• Client: ACT Roads
  • Value: $15.1M
  • Completion date: May 2016


The East West Arterial project was constructed in the Molonglo Valley just to the North of the Denman Prospect Estate. The project contained approximately 17,000m2 of new deep lift asphaltic concrete pavement.

The project required approximately 130,000m3 of imported fill which was carted from a designated borrow area at the future Molonglo Town Centre on the Eastern side of John Gorton Drive. Woden Contractors used the new intersection on John Gorton Drive to cart fill material across the road and down to the East West Arterial site under traffic lights.

The project contained significant water infrastructure including a large concrete building for ICON Water to house the Farnham Valve Farm as well as approximately 1,200m of 375mm and 450mm DICL watermain along Cravens Creek, across Coppins Crossing Road and up to the reservoir above Denman Prospect. These mains were constructed in very tight and steep terrain that also required large quantities of rock excavation.

Pipework for stormwater on the project also contained large quantities of 900mm and 1,050mm reinforced concrete pipes and large stormwater structures as well as significant quantities of stone pitching in and around the Cravens Creek area.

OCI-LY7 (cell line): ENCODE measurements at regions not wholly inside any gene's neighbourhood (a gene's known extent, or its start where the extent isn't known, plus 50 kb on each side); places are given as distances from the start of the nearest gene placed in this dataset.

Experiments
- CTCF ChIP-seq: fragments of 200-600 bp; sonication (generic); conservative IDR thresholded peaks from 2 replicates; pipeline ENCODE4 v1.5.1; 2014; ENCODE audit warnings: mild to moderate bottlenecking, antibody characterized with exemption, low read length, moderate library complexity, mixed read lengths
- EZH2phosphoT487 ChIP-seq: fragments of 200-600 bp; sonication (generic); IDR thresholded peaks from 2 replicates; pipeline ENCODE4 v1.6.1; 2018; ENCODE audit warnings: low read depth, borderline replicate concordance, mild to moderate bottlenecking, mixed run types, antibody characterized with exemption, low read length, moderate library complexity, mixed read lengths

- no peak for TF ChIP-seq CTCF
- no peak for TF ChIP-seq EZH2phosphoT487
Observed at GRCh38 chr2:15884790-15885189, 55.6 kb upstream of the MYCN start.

The project also contained a large twin arch bridge structure across Cravens Creek which required significant water management techniques during construction and associated reinforced soil walls that were supplied by The Reinforced Earth Company. This structure was constructed using our own internal resources and with the assistance of a 350t crane during arch erection.

Complex high-risk activities were successfully managed by the project team.  The site presented with significant plant and machinery roll over risks during tree removal, bulk earthworks and hydraulic works in steep undulating terrain.  The risk assessment and planning that went into the installation of the bebo arches included extensive work at heights requiring the use of harnesses and EWPs.  This then required the development of rescue plans, and careful coordination between cranes, EWPs and ground personnel.   Once again, these systems of work were developed internally by the HSEQ Manager in consultation with the subcontractors and employees.

Environmental protection was paramount with the project undertaken in a declared area of Nationally Environmental Significance.  The steepness of the terrain in areas required well developed erosion and sediment controls, as well as protecting the waterway of Cravens Creek from the construction works.

Other environmental controls included the protection of pink-tailed worm lizard habitat and the abundance of native wildlife that crossed through the construction site daily.